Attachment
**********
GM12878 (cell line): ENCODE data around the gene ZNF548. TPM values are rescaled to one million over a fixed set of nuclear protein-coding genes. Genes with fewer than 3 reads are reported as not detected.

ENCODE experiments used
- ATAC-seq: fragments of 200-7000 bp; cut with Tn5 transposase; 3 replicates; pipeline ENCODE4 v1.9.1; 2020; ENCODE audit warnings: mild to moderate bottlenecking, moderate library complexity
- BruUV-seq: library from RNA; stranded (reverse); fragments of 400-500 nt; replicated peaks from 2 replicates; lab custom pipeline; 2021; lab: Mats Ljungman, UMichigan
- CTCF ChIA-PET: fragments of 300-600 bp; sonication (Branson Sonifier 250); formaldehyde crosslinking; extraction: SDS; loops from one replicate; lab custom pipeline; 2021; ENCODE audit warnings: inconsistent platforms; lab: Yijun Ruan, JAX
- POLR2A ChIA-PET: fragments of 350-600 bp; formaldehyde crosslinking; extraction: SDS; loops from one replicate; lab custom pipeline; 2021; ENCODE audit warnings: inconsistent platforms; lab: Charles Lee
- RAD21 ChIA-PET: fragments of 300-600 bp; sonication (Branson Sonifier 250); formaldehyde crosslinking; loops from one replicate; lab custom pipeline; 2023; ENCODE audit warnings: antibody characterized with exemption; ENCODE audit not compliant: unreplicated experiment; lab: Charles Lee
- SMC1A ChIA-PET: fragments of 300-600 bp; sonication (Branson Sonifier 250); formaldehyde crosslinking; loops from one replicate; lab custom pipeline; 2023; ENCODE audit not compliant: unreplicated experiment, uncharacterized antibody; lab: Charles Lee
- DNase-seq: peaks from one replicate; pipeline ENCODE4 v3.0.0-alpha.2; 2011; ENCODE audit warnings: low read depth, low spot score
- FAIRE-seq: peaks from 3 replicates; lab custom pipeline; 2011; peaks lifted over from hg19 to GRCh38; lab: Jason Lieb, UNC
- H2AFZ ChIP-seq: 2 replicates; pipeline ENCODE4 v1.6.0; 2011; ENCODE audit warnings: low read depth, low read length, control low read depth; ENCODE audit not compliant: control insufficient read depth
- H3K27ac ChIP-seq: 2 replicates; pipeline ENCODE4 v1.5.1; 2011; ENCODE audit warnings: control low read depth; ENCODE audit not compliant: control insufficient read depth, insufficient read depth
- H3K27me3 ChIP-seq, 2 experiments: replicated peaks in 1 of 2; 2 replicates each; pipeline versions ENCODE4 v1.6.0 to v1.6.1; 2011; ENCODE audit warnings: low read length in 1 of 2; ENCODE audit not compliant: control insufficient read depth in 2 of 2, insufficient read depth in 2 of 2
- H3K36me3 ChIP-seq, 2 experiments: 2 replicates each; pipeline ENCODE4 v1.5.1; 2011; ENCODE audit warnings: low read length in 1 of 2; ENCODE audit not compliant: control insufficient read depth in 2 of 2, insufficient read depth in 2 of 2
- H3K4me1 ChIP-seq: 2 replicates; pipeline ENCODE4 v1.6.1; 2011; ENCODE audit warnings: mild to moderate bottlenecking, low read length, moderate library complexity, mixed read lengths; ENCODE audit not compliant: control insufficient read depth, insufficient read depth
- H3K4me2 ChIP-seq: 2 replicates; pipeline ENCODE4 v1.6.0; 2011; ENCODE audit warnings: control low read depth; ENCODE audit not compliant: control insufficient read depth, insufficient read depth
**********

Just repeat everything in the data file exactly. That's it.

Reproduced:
GM12878 (cell line): ENCODE data around the gene ZNF548. TPM values are rescaled to one million over a fixed set of nuclear protein-coding genes. Genes with fewer than 3 reads are reported as not detected.

ENCODE experiments used
- ATAC-seq: fragments of 200-7000 bp; cut with Tn5 transposase; 3 replicates; pipeline ENCODE4 v1.9.1; 2020; ENCODE audit warnings: mild to moderate bottlenecking, moderate library complexity
- BruUV-seq: library from RNA; stranded (reverse); fragments of 400-500 nt; replicated peaks from 2 replicates; lab custom pipeline; 2021; lab: Mats Ljungman, UMichigan
- CTCF ChIA-PET: fragments of 300-600 bp; sonication (Branson Sonifier 250); formaldehyde crosslinking; extraction: SDS; loops from one replicate; lab custom pipeline; 2021; ENCODE audit warnings: inconsistent platforms; lab: Yijun Ruan, JAX
- POLR2A ChIA-PET: fragments of 350-600 bp; formaldehyde crosslinking; extraction: SDS; loops from one replicate; lab custom pipeline; 2021; ENCODE audit warnings: inconsistent platforms; lab: Charles Lee
- RAD21 ChIA-PET: fragments of 300-600 bp; sonication (Branson Sonifier 250); formaldehyde crosslinking; loops from one replicate; lab custom pipeline; 2023; ENCODE audit warnings: antibody characterized with exemption; ENCODE audit not compliant: unreplicated experiment; lab: Charles Lee
- SMC1A ChIA-PET: fragments of 300-600 bp; sonication (Branson Sonifier 250); formaldehyde crosslinking; loops from one replicate; lab custom pipeline; 2023; ENCODE audit not compliant: unreplicated experiment, uncharacterized antibody; lab: Charles Lee
- DNase-seq: peaks from one replicate; pipeline ENCODE4 v3.0.0-alpha.2; 2011; ENCODE audit warnings: low read depth, low spot score
- FAIRE-seq: peaks from 3 replicates; lab custom pipeline; 2011; peaks lifted over from hg19 to GRCh38; lab: Jason Lieb, UNC
- H2AFZ ChIP-seq: 2 replicates; pipeline ENCODE4 v1.6.0; 2011; ENCODE audit warnings: low read depth, low read length, control low read depth; ENCODE audit not compliant: control insufficient read depth
- H3K27ac ChIP-seq: 2 replicates; pipeline ENCODE4 v1.5.1; 2011; ENCODE audit warnings: control low read depth; ENCODE audit not compliant: control insufficient read depth, insufficient read depth
- H3K27me3 ChIP-seq, 2 experiments: replicated peaks in 1 of 2; 2 replicates each; pipeline versions ENCODE4 v1.6.0 to v1.6.1; 2011; ENCODE audit warnings: low read length in 1 of 2; ENCODE audit not compliant: control insufficient read depth in 2 of 2, insufficient read depth in 2 of 2
- H3K36me3 ChIP-seq, 2 experiments: 2 replicates each; pipeline ENCODE4 v1.5.1; 2011; ENCODE audit warnings: low read length in 1 of 2; ENCODE audit not compliant: control insufficient read depth in 2 of 2, insufficient read depth in 2 of 2
- H3K4me1 ChIP-seq: 2 replicates; pipeline ENCODE4 v1.6.1; 2011; ENCODE audit warnings: mild to moderate bottlenecking, low read length, moderate library complexity, mixed read lengths; ENCODE audit not compliant: control insufficient read depth, insufficient read depth
- H3K4me2 ChIP-seq: 2 replicates; pipeline ENCODE4 v1.6.0; 2011; ENCODE audit warnings: control low read depth; ENCODE audit not compliant: control insufficient read depth, insufficient read depth